Horning and Joyce's work got RNA to replicate itself, but only for a limited amount of time before it stopped. And on top of that, the process did not always reproduce exactly the same kind of RNA, nor can it make copies of molecules bigger than itself. With DNA and the enzymes that unzip the helix, that's not the case – DNA molecules are quite a bit larger than the enzymes that cut them in two.

Yet some in the field are skeptical. Parallel research last year looked at the possibilities of simple chemicals that may have worked with RNA to give life a jumpstart, notably that RNA might have worked with simple amino acids and avoided the use of complex enzymes entirely. While that work shares some characteristics with the  RNA world hypothesis, there are some differences. 

Charles Carter, of the University of North Carolina, who worked on one of those studies, said while this experiment was a "tour de force," it might not tell scientists everything they hope about the first living molecules. He said the chemicals used — ribozyme in this case — might not reveal how evolution could have happened billions of years ago, because they are artificial. Ribozyme "is entirely the product of 21st-century technology," and doesn't answer the question of how pre-biotic chemistry could give rise to the kind of reactions Joyce and Horning set up.

The experiments Carter and others did last year, he said, seem to point in a different direction, in which RNA molecules interacted with simple amino acids to act as a primitive kind of code for biochemistry.

Horning, though, likened the stage of their research to early nuclear experiments in physics. "For a while before they built a bomb, they understood that if you enrich uranium, you get generation of heat," he said. "Only after you had a critical mass, enough uranium together, could you get a process that was self-sustaining."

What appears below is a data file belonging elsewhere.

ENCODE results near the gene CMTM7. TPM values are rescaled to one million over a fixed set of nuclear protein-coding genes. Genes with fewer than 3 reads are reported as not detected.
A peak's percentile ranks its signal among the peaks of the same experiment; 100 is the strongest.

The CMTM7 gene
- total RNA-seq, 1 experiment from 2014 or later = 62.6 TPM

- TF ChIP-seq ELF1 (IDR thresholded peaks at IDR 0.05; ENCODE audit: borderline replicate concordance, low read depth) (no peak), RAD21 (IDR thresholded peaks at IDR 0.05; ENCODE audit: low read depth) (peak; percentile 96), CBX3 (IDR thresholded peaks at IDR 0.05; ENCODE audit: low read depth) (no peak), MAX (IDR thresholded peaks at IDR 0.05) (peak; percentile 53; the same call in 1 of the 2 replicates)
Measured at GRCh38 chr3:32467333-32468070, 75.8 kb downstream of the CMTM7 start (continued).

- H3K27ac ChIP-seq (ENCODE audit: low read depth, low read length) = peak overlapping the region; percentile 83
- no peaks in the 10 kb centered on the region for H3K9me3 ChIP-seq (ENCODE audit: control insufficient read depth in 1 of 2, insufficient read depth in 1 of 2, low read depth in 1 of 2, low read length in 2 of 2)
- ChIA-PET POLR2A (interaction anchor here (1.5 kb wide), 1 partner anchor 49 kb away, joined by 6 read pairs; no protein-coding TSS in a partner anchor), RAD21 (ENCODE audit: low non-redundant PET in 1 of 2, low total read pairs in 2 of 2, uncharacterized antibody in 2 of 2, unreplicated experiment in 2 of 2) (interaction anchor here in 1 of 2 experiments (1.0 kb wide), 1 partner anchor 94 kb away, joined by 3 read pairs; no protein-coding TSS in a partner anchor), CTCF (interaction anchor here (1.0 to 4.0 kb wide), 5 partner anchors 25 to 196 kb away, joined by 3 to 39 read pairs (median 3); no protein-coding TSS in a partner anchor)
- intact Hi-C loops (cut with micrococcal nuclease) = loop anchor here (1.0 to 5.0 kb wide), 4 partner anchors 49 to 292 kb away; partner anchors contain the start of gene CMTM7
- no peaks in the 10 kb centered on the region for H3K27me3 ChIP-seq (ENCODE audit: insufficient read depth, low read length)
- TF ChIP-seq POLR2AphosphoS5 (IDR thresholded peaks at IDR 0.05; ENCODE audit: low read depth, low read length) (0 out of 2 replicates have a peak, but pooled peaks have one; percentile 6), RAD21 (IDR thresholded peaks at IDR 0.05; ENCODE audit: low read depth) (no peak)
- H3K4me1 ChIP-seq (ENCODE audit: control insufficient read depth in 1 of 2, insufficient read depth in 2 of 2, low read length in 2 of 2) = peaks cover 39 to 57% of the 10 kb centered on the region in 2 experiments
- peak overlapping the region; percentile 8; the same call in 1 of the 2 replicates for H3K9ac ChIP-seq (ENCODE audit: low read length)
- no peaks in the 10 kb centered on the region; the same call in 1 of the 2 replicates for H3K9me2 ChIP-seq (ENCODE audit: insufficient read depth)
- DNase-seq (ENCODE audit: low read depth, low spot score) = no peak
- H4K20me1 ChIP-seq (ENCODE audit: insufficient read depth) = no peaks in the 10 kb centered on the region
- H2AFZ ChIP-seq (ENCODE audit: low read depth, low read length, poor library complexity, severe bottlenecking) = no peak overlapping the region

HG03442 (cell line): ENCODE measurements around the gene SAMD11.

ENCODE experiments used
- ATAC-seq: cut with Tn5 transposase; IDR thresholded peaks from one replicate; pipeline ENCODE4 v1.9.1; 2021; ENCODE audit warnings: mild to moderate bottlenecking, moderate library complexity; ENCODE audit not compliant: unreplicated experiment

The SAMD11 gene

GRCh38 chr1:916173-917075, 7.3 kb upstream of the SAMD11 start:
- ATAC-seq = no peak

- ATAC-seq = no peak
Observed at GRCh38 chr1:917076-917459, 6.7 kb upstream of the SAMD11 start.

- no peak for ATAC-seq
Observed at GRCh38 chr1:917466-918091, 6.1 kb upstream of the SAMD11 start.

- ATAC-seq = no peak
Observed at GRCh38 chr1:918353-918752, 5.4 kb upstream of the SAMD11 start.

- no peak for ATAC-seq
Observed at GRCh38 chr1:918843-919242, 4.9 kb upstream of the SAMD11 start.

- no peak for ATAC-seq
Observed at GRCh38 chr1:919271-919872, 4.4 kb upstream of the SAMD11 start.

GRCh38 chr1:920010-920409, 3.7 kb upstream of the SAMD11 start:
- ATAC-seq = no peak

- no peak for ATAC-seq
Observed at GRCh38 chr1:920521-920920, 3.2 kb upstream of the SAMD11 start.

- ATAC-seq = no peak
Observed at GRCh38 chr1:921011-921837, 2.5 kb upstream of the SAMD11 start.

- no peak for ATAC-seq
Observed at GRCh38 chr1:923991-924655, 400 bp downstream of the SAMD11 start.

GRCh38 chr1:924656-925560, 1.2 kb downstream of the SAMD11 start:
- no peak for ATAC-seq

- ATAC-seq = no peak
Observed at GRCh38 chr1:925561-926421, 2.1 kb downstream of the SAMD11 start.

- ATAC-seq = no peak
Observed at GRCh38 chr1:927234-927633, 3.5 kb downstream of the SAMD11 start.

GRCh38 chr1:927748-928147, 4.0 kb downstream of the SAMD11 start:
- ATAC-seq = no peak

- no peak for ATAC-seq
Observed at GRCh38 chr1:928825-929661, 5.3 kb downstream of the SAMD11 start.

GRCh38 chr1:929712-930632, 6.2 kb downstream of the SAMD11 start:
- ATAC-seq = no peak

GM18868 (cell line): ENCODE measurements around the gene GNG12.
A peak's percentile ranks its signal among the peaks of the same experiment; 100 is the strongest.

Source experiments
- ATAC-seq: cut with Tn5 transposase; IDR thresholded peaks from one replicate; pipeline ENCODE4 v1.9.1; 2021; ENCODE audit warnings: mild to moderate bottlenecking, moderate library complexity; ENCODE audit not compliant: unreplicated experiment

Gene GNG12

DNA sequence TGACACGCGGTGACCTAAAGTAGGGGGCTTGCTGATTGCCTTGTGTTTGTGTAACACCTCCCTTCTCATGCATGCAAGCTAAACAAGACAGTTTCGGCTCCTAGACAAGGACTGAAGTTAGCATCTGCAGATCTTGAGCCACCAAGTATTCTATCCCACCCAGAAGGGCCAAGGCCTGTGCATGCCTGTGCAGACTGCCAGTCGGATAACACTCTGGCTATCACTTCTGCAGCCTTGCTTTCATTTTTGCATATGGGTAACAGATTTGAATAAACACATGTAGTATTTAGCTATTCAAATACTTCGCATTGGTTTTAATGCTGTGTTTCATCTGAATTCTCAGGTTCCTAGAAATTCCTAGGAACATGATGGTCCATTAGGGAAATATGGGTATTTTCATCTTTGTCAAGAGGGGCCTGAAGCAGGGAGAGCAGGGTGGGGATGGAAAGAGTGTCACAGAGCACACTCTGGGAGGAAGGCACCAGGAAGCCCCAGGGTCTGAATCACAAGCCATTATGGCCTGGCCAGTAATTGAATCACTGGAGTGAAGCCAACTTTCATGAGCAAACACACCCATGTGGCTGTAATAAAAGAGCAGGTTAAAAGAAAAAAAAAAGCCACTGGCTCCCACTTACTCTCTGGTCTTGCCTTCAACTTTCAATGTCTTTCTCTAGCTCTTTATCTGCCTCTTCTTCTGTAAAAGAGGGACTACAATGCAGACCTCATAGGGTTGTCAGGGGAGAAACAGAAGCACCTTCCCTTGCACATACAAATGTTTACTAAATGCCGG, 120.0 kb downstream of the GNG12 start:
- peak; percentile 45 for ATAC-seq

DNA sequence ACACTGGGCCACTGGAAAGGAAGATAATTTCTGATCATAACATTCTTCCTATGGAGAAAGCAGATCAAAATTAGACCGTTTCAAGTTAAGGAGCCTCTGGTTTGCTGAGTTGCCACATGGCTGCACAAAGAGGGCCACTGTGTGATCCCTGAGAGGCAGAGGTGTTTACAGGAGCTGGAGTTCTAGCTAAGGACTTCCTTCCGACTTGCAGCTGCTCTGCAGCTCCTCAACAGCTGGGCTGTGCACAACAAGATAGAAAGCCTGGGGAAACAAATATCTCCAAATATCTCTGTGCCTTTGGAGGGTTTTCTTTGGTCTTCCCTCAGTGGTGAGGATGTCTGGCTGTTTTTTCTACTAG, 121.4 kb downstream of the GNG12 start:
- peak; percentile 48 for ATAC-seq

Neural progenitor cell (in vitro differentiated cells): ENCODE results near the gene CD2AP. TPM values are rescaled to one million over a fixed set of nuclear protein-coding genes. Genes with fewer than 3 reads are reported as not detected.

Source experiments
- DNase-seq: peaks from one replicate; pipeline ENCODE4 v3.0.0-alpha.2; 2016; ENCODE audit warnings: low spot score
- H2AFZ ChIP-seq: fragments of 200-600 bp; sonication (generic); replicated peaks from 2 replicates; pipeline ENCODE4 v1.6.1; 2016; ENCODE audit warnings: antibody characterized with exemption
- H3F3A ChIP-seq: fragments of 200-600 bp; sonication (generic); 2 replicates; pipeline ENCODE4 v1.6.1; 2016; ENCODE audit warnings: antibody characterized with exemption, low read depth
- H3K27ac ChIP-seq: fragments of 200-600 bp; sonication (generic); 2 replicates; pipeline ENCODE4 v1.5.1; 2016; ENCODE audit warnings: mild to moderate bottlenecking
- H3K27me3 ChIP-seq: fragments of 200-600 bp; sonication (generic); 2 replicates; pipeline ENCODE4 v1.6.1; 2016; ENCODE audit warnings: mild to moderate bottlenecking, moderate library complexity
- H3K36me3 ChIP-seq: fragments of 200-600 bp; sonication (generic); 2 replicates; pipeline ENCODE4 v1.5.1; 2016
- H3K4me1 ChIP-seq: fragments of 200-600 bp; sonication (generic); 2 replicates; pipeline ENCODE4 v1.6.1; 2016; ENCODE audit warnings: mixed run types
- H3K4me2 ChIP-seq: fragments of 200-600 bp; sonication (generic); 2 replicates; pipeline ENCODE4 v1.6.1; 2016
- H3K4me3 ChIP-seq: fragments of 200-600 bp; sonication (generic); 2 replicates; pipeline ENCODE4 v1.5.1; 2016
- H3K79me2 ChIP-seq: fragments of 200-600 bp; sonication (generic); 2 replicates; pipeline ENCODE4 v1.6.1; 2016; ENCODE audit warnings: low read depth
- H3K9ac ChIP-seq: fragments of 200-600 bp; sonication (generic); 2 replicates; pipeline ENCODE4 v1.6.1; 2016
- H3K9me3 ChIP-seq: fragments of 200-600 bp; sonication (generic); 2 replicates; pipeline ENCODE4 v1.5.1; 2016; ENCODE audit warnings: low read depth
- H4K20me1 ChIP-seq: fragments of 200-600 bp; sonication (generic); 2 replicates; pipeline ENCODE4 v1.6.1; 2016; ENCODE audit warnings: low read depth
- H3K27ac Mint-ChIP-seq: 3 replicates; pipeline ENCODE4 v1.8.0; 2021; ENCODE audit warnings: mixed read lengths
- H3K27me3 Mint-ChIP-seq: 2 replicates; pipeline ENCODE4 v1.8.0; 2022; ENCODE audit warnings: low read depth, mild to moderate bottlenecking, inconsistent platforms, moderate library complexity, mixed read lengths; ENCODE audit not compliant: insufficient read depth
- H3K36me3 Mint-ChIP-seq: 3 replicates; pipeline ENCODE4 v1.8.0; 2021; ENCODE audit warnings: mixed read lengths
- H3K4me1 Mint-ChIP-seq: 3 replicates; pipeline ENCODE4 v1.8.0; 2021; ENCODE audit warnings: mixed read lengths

The next steps, he added, will be finding that combination of enzyme and RNA that sustains itself, and keeps reproducing.

No need to worry about creating life that will take over the world, Horning noted. RNA-based life was replaced by protein-based life precisely because protein-based life worked better. This is one reason why it's so hard to find evidence of what kind of RNAs existed billions of years ago. "[The] RNA world probably died out no less than 3 billion years ago," he said.

There are also implications for finding life elsewhere. While there's no real data on how often life happens in the universe as a whole, the research does point to the kind of chemistry that can get it started. "It begins to confirm something – that life doesn't need the genetic code."

The research appeared in the Aug. 15 issue of Proceedings of the National Academy of Sciences. 

Original article on Live Science.

Jesse Emspak
Live Science Contributor
Jesse Emspak is a contributing writer for Live Science, Space.com and Toms Guide. He focuses on physics, human health and general science. Jesse has a Master of Arts from the University of California, Berkeley School of Journalism, and a Bachelor of Arts from the University of Rochester. Jesse spent years covering finance and cut his teeth at local newspapers, working local politics and police beats. Jesse likes to stay active and holds a third degree black belt in Karate, which just means he now knows how much he has to learn.